1887
Volume 2017, Issue 1
  • ISSN: 0253-8253
  • E-ISSN: 2227-0426

Abstract

Veno-arterial extracorporeal membrane oxygenation (VA-ECMO) is increasingly applied for the treatment of cardiogenic shock despite its high complication rate.1 The lack of left ventricular unloading is one of the serious problems associated with the poor outcome of VA-ECMO. Therefore, hemodynamic management during VA-ECMO should address the higher afterload caused by the retrograde blood flow and the consequent left ventricular distension. In fact, the blood stasis can result in ventricle or pulmonary thrombosis. Moreover, a high end-diastolic pressure can cause pulmonary venous congestion and lung injury, as well as subendocardial malperfusion and consequently impair recovery.

Possible strategies to unload the left ventricle include inotropic support or intra-aortic balloon pump implantation, as described in 135 cases by Gass and colleagues.2 Surgical left ventricle venting can be performed with the cannulation of the left atrium or the left ventricle although this strategy is highly invasive. Blade atrial septostomy or atrial septostomy and placement of a venting cannula are also described.3,4

Our group recently described a new strategy employing Impella on top of VA-ECMO in a large series of patients, compared with VA-ECMO only.5 Impella device is a small heart pump that pulls blood from the left ventricle through an inlet area near the tip and expels blood from the catheter into the ascending aorta. The device was inserted percutaneously through the femoral artery into the ascending aorta, via the aortic valve into the left ventricle. In compliance with the Declaration of Helsinki and in agreement with Italian and German data protection laws, we retrospectively collected data on patients with severe refractory cardiogenic shock from two tertiary critical care referral centers and enrolled 157 patients (January 2013 to April 2015): 123 received VA-ECMO support and 34 had concomitant treatment with VA-ECMO and Impella implanted simultaneously. The decision for an additional implantation of Impella was undertaken as the attending physician recognized signs of echocardiographic, radiological, and clinical signs of impaired left ventricle unloading or left ventricle stasis (stone heart, pulmonary edema, impending clotting on the left ventricle, significant aortic regurgitation). Impella was left running at P8 speed in order to produce a forward flow of 2.0 L without complications. A propensity-matching analysis was performed in a 2:1 ratio, resulting in 42 patients undergoing VA-ECMO alone (control group) compared with 21 patients treated with VA-ECMO and Impella. Patients in the VA-ECMO and Impella group had significantly lower hospital mortality (47% vs. 80%, <  0.001) and a higher rate of successful bridging to either recovery or further therapy (68% vs. 28%, <  0.001) compared with VA-ECMO patients. Other results are presented in Table 1.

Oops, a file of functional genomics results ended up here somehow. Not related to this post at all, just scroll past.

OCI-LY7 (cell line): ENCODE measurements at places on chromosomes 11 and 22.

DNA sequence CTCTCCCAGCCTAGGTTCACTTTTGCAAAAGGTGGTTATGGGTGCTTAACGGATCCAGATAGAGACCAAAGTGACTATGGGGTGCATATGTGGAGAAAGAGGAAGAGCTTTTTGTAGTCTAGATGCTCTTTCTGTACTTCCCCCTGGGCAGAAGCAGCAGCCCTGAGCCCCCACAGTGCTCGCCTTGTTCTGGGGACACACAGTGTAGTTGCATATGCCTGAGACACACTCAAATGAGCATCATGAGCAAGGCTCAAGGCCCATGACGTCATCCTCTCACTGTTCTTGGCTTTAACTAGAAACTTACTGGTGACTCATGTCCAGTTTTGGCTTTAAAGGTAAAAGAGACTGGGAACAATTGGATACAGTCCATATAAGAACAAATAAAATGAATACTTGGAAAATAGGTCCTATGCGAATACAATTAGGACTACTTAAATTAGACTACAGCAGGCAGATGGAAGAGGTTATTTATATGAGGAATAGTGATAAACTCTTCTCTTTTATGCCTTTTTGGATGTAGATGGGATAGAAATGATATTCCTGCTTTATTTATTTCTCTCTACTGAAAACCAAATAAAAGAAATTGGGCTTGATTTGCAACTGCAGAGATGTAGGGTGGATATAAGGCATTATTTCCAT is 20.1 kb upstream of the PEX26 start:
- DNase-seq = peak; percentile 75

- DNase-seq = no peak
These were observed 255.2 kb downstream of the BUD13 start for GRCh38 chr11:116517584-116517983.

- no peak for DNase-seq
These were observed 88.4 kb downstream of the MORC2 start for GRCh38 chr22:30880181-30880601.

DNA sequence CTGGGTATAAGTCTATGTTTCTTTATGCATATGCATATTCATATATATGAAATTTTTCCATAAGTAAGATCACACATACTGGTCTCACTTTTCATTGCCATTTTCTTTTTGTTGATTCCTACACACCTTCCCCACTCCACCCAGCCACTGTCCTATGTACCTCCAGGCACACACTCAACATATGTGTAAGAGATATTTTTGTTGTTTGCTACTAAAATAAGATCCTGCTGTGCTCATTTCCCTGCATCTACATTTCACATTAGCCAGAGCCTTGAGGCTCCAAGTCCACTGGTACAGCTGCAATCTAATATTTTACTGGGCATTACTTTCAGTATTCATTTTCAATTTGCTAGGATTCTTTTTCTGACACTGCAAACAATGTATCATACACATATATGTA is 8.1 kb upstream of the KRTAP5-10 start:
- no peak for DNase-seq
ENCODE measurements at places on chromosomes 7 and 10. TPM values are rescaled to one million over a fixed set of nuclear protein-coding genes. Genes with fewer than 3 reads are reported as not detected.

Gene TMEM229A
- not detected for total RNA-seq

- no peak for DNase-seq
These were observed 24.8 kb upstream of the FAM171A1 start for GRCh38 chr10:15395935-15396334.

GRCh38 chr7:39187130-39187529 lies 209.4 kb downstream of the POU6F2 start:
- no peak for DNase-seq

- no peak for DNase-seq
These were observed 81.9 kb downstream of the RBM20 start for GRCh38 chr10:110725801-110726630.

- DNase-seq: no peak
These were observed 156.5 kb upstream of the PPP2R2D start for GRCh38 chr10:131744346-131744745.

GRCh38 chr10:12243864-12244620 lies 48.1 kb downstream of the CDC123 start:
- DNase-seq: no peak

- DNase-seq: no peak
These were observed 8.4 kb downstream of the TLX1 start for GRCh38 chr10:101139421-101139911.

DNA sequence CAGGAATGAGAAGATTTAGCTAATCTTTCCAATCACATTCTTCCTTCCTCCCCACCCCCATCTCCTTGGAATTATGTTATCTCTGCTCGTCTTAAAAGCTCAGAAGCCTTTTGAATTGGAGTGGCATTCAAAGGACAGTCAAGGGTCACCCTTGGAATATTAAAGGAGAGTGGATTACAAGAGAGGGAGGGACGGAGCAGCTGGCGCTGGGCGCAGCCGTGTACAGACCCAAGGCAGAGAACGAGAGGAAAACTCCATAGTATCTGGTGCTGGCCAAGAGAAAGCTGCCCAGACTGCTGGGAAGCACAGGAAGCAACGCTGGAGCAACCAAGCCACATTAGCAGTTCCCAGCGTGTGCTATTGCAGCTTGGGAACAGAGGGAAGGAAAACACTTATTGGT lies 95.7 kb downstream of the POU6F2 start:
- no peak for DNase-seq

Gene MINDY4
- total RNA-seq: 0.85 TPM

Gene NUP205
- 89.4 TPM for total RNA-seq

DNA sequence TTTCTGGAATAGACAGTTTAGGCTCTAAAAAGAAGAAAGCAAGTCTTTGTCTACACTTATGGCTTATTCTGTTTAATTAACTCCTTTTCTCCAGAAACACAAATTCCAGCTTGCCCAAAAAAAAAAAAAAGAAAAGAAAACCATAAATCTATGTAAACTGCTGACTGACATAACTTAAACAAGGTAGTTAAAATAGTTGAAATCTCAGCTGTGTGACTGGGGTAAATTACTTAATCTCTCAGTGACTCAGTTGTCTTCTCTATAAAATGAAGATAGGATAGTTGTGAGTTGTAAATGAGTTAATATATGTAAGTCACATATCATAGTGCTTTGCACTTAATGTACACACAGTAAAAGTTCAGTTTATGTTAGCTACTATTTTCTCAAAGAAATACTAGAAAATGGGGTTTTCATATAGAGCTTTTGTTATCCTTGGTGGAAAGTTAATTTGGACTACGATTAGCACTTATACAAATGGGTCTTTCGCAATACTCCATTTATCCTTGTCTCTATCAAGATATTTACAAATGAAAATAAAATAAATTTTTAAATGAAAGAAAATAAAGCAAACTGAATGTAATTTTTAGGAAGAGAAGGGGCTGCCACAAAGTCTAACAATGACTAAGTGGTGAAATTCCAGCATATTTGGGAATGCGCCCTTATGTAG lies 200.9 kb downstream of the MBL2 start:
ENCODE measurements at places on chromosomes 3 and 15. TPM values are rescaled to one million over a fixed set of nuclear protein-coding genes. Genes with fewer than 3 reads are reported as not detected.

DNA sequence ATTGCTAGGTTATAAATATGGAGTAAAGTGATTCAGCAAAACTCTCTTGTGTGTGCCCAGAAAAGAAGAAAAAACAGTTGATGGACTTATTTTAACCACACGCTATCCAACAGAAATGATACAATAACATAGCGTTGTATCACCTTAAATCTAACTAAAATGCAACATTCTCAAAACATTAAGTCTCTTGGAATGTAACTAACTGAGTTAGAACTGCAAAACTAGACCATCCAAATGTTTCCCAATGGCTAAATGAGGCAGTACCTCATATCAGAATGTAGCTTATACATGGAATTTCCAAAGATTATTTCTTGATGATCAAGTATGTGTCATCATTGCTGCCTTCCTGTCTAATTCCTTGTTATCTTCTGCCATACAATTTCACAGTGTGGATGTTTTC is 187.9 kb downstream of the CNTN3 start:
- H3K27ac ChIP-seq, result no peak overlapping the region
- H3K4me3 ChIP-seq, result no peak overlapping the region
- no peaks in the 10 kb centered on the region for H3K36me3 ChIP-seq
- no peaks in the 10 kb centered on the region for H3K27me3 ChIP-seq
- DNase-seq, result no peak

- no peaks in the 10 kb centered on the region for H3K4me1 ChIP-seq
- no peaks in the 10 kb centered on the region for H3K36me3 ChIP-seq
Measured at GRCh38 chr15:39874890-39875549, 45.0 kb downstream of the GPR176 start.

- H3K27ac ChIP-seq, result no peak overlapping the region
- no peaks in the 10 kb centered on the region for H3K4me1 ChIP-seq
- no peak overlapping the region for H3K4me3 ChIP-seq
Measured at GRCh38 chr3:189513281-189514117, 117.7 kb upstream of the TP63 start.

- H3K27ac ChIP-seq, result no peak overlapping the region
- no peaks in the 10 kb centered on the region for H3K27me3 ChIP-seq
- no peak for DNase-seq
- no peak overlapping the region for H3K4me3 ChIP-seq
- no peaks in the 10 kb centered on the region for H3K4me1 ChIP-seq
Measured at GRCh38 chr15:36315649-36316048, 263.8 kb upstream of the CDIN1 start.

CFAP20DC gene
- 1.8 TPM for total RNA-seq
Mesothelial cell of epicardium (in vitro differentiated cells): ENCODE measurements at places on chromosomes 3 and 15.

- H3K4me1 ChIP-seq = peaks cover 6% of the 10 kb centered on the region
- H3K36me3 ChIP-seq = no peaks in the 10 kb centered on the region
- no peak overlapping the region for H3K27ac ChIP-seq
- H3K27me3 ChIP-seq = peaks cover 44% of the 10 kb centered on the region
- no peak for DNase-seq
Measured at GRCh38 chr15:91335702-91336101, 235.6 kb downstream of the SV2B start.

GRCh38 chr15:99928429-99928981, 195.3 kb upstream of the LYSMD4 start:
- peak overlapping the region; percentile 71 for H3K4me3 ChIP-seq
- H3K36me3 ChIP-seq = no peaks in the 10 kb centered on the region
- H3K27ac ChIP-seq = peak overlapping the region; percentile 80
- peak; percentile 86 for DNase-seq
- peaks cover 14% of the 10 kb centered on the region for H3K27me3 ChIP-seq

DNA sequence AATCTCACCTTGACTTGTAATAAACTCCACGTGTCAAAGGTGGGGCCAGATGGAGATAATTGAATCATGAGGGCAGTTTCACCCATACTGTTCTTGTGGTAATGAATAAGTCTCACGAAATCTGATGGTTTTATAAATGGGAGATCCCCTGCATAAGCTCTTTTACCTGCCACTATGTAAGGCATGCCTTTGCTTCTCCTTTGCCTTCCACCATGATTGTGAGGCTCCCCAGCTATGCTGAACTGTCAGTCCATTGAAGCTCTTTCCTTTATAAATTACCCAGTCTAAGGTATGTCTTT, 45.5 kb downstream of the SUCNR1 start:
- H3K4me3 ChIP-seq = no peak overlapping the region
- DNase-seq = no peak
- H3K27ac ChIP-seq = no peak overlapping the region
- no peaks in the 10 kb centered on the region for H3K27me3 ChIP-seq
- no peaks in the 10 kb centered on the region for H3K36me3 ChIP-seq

Table 1

Comparison of major outcomes between patients treated with veno-arterial extracorporeal membrane oxygenation (ECMO) and Impella and patients treated with veno-arterial ECMO only in the propensity score matching sample ( = 63).

In conclusion, among different strategies to unload the left ventricle during VA-ECMO, Impella can be considered a feasible option. Nevertheless, randomized studies are warranted to validate this strategy.

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2017-02-14
2019-12-05
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References

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  • Article Type: Research Article
Keyword(s): cardiogenic shock , Impella , left ventricular distension and VA-ECMO
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